Pregnancy NauseaPosted on Jul 13, 2011 | Articles Category | | Print This Article
Pregnancy nausea usually happens in up to 80% of newly pregnant women. Most women would be happy if the pregnancy nausea only occured in the morning, but many pregnant women experience pregnancy nausea all through the day. Most women start experiencing morning sickness between 4 and 6 weeks. The nausea usually ends around the 14th to the 16th week of pregnancy when the hCG levels start decreasing. While it would be wonderful to say that all women will be done in that time frame, some women will have to endure pregnancy nausea all through out their pregnancy.
What Causes Pregnancy Nausea?
There is no definitive answer as to what causes pregnancy nausea, but the theories seem to indicate that it is a combination of rapid hormonal changes occuring in a pregnant woman’s body.
The very quick rise in hCG (the pregnancy hormone) and estrogen play a part in the appearance of pregnancy nausea. As the hormones start decreasing in your system, around the 14th week, the pregnancy nausea also starts to decrease.
What Can I Do To Relieve My Pregnancy Nausea?
Unfortunately, there is no one tried and true method that will relieve everyone’s case of morning sickness. The only way to find what works for you is by trial and error. Below you will find ideas which you can try:
Vitamin B6 – 50 mg. daily. Vitamin B6 has been shown to help with pregnancy induced nausea. There are also products available now which contain therapeutic doses of Vitamin B6. One is B-Natal TheraPops are cherry flavored lollipops which have been shown to reduce pregnancy morning sickness. Another Vitamin B-6 enriched product is called Morning Sickness Magic. Morning Sickness Magic is a herbal remedy containing Ginger, Vitamin B-6, Red Raspberry Leaf and Folic Acid.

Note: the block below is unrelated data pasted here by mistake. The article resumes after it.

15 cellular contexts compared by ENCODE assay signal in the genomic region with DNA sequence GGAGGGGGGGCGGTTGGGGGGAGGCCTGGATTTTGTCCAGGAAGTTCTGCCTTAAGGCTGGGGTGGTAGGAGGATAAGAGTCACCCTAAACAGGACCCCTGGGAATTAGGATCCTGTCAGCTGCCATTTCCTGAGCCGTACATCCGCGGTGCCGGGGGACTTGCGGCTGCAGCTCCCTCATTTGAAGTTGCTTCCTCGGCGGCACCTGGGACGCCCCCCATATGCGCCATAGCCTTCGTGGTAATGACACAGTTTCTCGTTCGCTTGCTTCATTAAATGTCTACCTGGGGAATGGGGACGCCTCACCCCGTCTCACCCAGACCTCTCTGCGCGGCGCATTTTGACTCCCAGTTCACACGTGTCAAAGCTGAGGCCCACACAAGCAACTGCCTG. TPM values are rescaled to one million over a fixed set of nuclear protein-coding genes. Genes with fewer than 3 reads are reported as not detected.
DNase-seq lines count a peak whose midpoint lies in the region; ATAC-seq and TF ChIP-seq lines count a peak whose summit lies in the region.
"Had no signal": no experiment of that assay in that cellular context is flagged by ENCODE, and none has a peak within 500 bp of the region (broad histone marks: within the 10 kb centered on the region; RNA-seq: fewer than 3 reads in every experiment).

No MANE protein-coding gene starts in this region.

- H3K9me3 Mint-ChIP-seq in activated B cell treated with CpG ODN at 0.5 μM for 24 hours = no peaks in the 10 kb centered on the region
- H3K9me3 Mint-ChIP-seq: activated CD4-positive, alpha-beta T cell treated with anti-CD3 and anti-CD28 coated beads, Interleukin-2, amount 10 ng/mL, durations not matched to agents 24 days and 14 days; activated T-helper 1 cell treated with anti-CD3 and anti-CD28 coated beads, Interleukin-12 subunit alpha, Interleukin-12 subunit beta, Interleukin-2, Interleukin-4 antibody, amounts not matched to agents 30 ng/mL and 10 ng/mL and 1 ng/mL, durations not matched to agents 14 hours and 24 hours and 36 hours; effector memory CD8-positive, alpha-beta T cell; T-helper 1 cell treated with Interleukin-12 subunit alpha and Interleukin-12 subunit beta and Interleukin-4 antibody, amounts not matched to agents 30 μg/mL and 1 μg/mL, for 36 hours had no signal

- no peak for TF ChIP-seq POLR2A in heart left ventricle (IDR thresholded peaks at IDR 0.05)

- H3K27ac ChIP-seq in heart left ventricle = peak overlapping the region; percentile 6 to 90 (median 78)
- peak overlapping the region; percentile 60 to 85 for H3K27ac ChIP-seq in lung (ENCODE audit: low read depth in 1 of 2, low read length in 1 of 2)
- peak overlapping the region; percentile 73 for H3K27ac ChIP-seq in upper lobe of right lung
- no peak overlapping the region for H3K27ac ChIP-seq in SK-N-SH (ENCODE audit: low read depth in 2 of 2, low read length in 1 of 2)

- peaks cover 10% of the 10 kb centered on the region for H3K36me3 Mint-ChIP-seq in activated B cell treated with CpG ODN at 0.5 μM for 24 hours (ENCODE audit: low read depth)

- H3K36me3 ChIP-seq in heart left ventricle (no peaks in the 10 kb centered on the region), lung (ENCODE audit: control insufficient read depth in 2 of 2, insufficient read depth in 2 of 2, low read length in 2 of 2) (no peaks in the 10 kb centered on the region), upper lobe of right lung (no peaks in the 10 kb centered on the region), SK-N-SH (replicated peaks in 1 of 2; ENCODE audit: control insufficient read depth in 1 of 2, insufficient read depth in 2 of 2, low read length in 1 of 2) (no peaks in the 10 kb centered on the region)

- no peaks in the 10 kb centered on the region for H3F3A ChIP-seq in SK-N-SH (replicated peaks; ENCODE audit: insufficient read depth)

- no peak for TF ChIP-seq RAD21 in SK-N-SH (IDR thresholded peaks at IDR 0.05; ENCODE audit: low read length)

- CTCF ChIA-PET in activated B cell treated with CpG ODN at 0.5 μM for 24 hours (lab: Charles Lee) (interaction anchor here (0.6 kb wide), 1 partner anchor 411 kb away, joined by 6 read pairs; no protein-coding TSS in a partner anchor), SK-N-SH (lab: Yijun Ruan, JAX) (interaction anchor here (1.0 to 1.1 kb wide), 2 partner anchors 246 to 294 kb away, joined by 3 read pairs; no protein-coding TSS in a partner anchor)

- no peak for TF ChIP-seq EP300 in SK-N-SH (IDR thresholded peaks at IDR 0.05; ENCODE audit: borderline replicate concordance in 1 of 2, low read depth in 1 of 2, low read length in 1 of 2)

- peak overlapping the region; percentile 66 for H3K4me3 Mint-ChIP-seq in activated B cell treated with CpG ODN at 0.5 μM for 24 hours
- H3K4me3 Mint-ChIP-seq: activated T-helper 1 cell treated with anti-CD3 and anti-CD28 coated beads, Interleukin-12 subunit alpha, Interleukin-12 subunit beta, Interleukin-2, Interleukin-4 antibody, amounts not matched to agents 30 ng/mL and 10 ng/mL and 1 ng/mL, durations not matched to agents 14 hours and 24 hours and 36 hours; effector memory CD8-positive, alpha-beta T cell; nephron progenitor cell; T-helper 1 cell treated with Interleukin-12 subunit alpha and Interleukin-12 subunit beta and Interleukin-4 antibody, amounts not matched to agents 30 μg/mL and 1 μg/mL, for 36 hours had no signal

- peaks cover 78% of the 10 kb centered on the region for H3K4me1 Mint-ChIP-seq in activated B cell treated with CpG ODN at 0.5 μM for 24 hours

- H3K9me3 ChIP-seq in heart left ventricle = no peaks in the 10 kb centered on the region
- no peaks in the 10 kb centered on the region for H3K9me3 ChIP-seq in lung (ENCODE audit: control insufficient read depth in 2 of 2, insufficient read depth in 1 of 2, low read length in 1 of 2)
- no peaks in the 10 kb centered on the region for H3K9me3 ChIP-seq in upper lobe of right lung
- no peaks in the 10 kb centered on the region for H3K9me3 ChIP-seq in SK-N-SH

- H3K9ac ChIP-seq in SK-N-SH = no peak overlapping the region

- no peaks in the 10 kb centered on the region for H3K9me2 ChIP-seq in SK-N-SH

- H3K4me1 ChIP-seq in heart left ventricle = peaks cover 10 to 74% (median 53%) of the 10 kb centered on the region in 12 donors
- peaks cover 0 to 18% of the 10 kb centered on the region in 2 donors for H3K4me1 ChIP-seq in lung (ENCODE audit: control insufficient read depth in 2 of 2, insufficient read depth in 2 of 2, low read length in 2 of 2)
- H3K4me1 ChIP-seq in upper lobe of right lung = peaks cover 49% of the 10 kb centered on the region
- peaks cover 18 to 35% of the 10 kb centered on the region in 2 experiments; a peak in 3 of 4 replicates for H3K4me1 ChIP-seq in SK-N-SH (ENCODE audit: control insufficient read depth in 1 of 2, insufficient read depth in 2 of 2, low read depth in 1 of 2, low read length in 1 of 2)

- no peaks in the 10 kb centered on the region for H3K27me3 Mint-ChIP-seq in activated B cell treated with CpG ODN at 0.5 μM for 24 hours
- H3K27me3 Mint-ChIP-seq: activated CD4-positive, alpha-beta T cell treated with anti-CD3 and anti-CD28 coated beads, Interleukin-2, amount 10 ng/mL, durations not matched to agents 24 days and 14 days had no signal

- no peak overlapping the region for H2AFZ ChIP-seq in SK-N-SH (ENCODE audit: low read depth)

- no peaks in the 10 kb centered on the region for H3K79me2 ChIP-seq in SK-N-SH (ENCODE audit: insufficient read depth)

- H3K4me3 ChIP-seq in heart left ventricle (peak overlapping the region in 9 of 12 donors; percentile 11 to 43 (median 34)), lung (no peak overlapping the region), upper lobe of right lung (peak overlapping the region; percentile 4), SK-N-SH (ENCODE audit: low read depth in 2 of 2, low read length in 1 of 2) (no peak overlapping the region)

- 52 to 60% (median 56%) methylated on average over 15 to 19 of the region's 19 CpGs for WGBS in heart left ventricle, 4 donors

- Ginger in capsules form 250 mg. three times daily can be beneficial. Ginger has long been associated with alleviating nausea. You can also get the benefit of using ginger by chewing on crystallized ginger or sucking on ginger hard candies.
- Avoid warm places as heat can increase the nausea feelings.
- Take naps during the day (but not right after eating). Tiredness plays a big part in morning sickness.
- Get enough sleep at night.
- Get out of bed slowly in the morning.
- Try eating plain crackers or dry cereal before you get out of bed in the morning.
- Open windows or turn on exhaust fans when cooking and after meals.
- Cooking in the microwave usually produces less odors.
- Silly as it sounds, carry a handkerchief with a few drops of a non nausea causing essential oil (lemon for example) in it and breath through it if you can’t get away from the smell that is bothering you.
- Avoid greasy or spicy foods as they often cause nausea or heartburn.
- Eat what you want when you want it. Your cravings will not lead you the wrong way.
- Have frequent protein snacks. (Low fat meats and seafood, nuts, eggs and beans are high protein.)
- Eat smaller meals every two hours or so.
- Eating something salty before a meal can help you “make it through” a meal.
- Do not drink fluids with your meals.
- Non caffeinated teas like peppermint and ginger can help came nausea.
- Drink small amounts of fluids regularly though out the day to avoid dehydration.
- Do not skip meals if you can help it.
- Avoid spicy and fried food – both eating and smelling it can increase your nausea.
- Cold food may have less nausea inducing smells associated with them.
Doctor Prescribed Medications for Severe Pregnancy Nausea
If the pregnancy nausea you are experiencing is severe enough, your doctor may prescribe medication that will offer you morning sickness relief. If you have morning sickness where you are unable to keep food or water down for any length of time, PLEASE talk to your doctor to see what can be done. Extensive weight loss / dehydration can be harmful to both mom and baby. Your doctor will be able to evaluate your situation and health profile and decide which medication will be most helpful in giving you morning sickness relief. The medications prescribed are administered in three different ways depending on the severity of the morning sickness and the medication: orally, intravenously, and in suppository format.
For an extensive listing of the medications which can be prescribed for severe morning sickness relief, please visit Hyperemesis.org.